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# Air Rope Plane

Make air flight much cheaper by pulling on ropes
 (+3, -3) [vote for, against]

[edited the idea's name] Wait, for the sea the idea gets even better!

First for ground based propulsion:

I used to have a model plane where I would pull a rope while turning, and the plane at the end would fly up, see link. Taking this idea a bit further: You have a plane flying - elevated by standard engine power thrusting it forward, and its wings doing the elevation work. Then up comes a tiny automatic pilot-less plane trailing a rope behind it, and connecting to the plain. The rope is extremely lightweight but very strong. (These exist). Once the plane is connected the rope pulls the plane forward (and the wings keep it elevated) much like a kite with a kid running on the ground. There should be very little friction, but the loss of power from a jet engine pushing air instead of pulling a solid rope is saved.

At the height of movement the tiny plane with its rope is released and the large plane continues in its sling path.

2. Now for the sea: Here the idea is much simpler and more elegant. Combine the aerodynamics and almost frictionless movement of a speedy airplane, with solid propulsion by pulling a rope against the high friction of a parachute or sail submerged in water. The plane itself swings a rope with a small parachute forward. then pulls on it, causing the parachute to open under water. It then pulls on the rope for a distance, until reaching the optimum height and distance (the thrust on the wings give the plane its elevation) when, using a a simple mechanical device, the parachute releases one side of its tension and the water is freed, the rope is pulled in to some distance, and swung forward again. Two ropes like this could create a "walking on water" effect.

 — pashute, May 12 2010

Glider (sailplane) http://en.wikipedia.../Glider_(sailplane)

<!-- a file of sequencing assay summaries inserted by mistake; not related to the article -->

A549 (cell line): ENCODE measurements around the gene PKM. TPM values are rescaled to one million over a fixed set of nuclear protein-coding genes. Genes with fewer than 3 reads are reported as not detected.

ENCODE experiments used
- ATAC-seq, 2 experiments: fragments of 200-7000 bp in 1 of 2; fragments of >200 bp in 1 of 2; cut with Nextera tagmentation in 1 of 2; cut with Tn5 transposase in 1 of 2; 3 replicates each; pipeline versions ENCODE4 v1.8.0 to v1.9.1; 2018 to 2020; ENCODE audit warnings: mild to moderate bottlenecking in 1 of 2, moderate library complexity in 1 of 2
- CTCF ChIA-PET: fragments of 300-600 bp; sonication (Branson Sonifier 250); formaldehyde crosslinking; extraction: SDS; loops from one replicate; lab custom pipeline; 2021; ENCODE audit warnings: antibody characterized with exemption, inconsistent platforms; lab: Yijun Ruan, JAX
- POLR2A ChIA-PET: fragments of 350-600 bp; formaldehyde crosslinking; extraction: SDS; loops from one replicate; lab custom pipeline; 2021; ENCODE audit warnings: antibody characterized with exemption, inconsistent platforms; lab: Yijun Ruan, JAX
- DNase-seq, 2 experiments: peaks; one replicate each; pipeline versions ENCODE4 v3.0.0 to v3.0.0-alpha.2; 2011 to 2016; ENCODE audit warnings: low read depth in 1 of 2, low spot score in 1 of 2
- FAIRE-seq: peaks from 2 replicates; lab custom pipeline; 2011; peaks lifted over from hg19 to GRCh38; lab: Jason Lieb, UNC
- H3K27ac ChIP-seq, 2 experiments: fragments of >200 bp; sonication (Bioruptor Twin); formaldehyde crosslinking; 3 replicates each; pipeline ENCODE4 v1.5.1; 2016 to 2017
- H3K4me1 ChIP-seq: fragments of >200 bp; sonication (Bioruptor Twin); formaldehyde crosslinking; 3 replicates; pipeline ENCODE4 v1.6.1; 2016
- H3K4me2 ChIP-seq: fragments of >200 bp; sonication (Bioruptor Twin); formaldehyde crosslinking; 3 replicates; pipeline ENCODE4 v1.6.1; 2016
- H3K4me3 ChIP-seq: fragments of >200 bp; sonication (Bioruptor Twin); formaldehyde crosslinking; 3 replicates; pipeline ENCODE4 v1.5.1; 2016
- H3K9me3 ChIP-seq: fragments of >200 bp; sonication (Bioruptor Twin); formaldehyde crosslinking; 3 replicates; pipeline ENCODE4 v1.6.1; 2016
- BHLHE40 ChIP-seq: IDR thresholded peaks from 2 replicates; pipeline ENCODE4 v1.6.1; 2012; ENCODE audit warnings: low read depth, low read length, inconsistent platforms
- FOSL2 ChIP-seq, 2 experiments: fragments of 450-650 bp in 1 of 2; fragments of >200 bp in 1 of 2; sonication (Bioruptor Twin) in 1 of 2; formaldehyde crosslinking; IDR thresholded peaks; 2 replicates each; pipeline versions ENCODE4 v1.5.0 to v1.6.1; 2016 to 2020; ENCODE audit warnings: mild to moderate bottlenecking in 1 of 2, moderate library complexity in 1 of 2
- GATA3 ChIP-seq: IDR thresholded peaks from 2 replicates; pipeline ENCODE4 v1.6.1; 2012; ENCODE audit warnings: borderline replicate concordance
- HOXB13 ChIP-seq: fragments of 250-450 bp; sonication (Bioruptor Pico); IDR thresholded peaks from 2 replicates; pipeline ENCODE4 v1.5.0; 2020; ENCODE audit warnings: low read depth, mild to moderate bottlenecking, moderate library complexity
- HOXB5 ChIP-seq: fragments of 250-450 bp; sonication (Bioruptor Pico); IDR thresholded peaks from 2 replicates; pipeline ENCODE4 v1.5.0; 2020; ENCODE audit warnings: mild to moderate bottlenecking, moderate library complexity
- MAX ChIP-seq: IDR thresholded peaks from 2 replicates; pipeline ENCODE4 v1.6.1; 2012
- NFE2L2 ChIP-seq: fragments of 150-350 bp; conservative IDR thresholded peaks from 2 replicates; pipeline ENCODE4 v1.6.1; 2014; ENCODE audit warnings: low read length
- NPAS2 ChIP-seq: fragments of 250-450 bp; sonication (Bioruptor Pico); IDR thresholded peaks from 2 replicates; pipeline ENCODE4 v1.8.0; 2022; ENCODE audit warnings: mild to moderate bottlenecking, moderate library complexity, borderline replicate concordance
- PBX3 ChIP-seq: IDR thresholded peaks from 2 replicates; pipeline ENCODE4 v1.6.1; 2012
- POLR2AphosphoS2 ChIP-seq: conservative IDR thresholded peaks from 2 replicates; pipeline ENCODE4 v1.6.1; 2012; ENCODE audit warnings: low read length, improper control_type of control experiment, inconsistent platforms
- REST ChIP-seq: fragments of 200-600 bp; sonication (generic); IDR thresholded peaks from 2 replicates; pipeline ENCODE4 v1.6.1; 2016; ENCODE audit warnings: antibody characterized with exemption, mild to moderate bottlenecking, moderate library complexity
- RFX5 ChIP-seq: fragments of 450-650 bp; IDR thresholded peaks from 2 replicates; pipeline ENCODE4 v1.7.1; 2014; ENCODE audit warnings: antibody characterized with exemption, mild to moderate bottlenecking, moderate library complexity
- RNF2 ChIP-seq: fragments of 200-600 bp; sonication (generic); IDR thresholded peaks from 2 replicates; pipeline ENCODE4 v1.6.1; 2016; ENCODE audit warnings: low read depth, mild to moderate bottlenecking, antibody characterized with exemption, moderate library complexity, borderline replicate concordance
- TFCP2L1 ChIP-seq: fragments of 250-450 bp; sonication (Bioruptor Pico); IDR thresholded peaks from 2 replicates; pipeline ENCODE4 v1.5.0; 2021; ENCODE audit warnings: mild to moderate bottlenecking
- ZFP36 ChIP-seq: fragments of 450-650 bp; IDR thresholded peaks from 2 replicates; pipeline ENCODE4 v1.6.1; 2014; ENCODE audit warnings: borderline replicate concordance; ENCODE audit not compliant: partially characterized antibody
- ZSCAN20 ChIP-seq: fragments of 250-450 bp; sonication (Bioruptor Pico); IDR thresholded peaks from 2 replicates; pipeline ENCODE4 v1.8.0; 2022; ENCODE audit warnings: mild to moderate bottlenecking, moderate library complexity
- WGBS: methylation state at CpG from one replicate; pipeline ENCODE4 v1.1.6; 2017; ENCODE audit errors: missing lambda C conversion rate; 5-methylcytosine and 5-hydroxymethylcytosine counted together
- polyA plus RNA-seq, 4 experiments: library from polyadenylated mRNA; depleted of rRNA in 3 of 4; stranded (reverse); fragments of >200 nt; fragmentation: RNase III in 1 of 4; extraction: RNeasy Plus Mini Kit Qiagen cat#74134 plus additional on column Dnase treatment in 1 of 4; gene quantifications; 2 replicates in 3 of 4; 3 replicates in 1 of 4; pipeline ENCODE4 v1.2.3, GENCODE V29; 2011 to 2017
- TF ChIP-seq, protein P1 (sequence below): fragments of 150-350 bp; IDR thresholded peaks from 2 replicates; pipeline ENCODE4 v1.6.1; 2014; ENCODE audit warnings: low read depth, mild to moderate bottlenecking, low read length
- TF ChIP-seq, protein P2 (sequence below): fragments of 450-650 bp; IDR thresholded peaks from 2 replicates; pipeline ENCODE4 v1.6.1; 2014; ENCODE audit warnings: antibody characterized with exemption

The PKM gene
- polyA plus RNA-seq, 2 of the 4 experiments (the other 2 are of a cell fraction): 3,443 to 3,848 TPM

It's even a sport! [In No Particular Order, May 12 2010]

My toy plane worked like this http://www.youtube....watch?v=3_4uCxLn5jk
(Human Powered Water Skiing) [pashute, May 12 2010]

These are control line planes. http://www.google.c...A288%26tbs%3Disch:1
[2 fries shy of a happy meal, May 15 2010]

And here it is - the exact same model that I had! http://www.rcgroups...hread.php?t=1027645
Converting a control-line to an RC [pashute, Mar 31 2011]

I believe they're known as sailplanes.
 — RayfordSteele, May 12 2010

 er, how are the link and the annotation related to my idea?

 A sailplane has no thrusting propulsion whatsoever. It runs on wind and gravity, and sometimes as told in the good old WP has an engine just for takeoff.

My ropeplane idea (I just edited the idea's name), HAS a motor, but it is constantly pulling a rope, instead of pushing air.
 — pashute, May 12 2010

 can't find the magazine but in an old issue of popular mechanics from the 50's, they proposed using a giant slinght shot to launch planes. It would spin in a circle until the plane was at the required velocity then let go.

I'm still failing to see what this rope is anchored to to provide the neccessary force at the right vector
 — metarinka, May 14 2010

Sailplanes are typically pulled along by ropes, either from other planes, or from the ground.
 — RayfordSteele, May 15 2010

 It's kind of a nifty idea; scaling up a control line plane with drag from water as the axis, but to have forward movement from your 'walking on wter' effect to work I think you'll need a series of detatchable chutes and with every one of those you deploy a little bit of momentum will be lost. You'll not be able to do this from a glider for long.

...and you'd need a few barf bags methinks, (+) for the visual.
 — 2 fries shy of a happy meal, May 15 2010

 ... Mine was a Japanese Mitsubishi Zero. Funny how fast we forget and forgive. My parents felt uncomfortable but it was an expensive present so they let me keep it, and where happy when I smashed it into our old car. I wonder if they still remember it.

I just finished making an animation explaining this idea with online stick animator 2. Then I hit the back button, and alls lost. So till next time I get some time...
 — pashute, Mar 31 2011

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